To be alone.

ANTONIA             But you are gasping.

ZUHAIR                                     Go!

ANTONIA I dare not.

ZUHAIR                         Dare not! Say I have a boon,
    That she should dress herself in all her state,
    As she comes forth to greet the Emperor,
    Her crown a ruby fire, and all her gems.
    It is my will.

ANTONIA [panic-struck] Give me another message.
    Are you a baby, longing to be dazzled
    By crowns and gems? When Theodora wears them
    They are lost sight of. She becomes a stranger,
    Soon as her hand is on her purple robes,
    The kind of stranger that one dare not question
    Lest he should be a god. You must not do it;
    You cannot face her in her strength and live.

    You think because you dared the guard, and fought
    Your way through to the palace—

ZUHAIR [steadily] I am changed.
    Go to her.

ANTONIA [with a cry] Oh, my child! [Exit

ZUHAIR                                     How I am kindled,
    And yet how weak I am; how mere a mortal
    Waiting to be consumed. I can but pray
    That there may be a moment of clear sight
    Before my blood rush in and cover all.
    [Re-enter Antonia]
    Where is she? I am dazed.

ANTONIA [hurriedly]                                     She cannot come;
    She cannot give you up; you must escape
    With me, it is her will. Phocas will swear
    He flung you from the rocks.

[She struggles with ZUHAIR; he resists]

ZUHAIR                                     She laid no charge
    Upon me to keep silence?

ANTONIA                                     Not a word!
    She is not thinking now about herself,
    Her honour.—Oh, she loves you!

ZUHAIR                                     Then you lied,
    Saying she bade me fly.

ANTONIA                                     She has not spoken
    Except now to dismiss me.

ZUHAIR                                     On what errand?
    No base one—I am glad.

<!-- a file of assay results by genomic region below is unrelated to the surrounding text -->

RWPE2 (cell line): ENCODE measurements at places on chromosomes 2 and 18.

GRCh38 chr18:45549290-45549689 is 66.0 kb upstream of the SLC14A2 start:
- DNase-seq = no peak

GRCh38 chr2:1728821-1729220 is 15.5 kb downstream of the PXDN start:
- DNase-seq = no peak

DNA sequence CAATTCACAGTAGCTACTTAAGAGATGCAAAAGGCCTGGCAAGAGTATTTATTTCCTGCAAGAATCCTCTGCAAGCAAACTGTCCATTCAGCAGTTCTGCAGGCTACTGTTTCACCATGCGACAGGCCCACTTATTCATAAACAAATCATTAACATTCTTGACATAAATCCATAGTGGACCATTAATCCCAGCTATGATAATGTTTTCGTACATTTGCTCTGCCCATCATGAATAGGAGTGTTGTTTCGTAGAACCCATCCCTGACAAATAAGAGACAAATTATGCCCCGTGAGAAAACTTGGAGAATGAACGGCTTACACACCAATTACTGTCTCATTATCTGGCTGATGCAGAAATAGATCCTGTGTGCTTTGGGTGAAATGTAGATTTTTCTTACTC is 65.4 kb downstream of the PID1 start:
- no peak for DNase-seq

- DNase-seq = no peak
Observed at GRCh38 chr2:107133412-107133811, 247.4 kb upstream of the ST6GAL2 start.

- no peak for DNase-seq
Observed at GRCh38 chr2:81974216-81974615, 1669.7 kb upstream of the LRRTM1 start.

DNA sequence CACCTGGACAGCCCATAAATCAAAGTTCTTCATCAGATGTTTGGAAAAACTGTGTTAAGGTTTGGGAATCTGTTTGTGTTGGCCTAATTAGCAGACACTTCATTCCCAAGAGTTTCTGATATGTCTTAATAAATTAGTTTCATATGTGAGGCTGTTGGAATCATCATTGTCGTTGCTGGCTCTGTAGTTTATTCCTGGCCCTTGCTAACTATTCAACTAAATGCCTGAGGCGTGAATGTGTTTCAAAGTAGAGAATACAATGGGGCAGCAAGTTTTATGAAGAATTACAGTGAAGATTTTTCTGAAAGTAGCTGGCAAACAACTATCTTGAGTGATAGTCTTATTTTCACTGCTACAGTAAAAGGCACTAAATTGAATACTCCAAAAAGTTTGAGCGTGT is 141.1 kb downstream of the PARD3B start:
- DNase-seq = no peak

ANTONIA                                     She has no weapon—
    Prince, if you would not kill her, down the stair!

ZUHAIR [going to the centre table]
    Here is a weapon. Take it to the Empress;
    Tell her, I chose.

ANTONIA                                     This is Justinian’s sword.

ZUHAIR Then this is best.
        [Re-enter THEODORA in imperial array . She stands by the columns
            rigid. ZUHAIR, turning round sharply, perceives her]
                                    Oh, stay! she is resolved.


        [[She advances . He looks up at her with one look of terrified
            worship, then presents the sword]
    Now we meet worthily.
        [THEODORA takes the sword and stabs him. ANTONIA falls down,
            and hides her face against the couch]

THEODORA                                     How fast the blood
    Keeps flowing, flowing! . . . Now the eyes are blind;
    There is a spasm.—Was it not his voice
    Cried out a moment back, Justinians sword?
                                    [Taking the sword from the wound]
    It is dyed deep.

What! do the eyes unclose,
    Does speech flow through them?
            [She bends over him; he dies; she rises]

                                    I have fixed a smile
    In the dead face. Antonia, cover him!

[THEODORA watches ANTONIA till she has entirely covered the
corpse with a rich mantle that has been lying on the couch,
then she speaks]

THEODORA                                     Summon the Emperor! [Exit ANTONIA
                                    So at last Zuhair
    The infidel has perished.
            [She stands at the right of the corpse. Re-enter JUSTINIAN. She
            presents the sword]

JUSTINIAN                                     O my strength,
    My empire’s strength—ours is an equal love.

MLA citation:

Field, Michael. “Equal Love.” The Pageant, 1896, pp. 189-224. Pageant Digital Edition, edited by Frederick King and Lorraine Janzen Kooistra, 2019-2021. Yellow Nineties 2.0, Ryerson University Centre for Digital Humanities, 2021.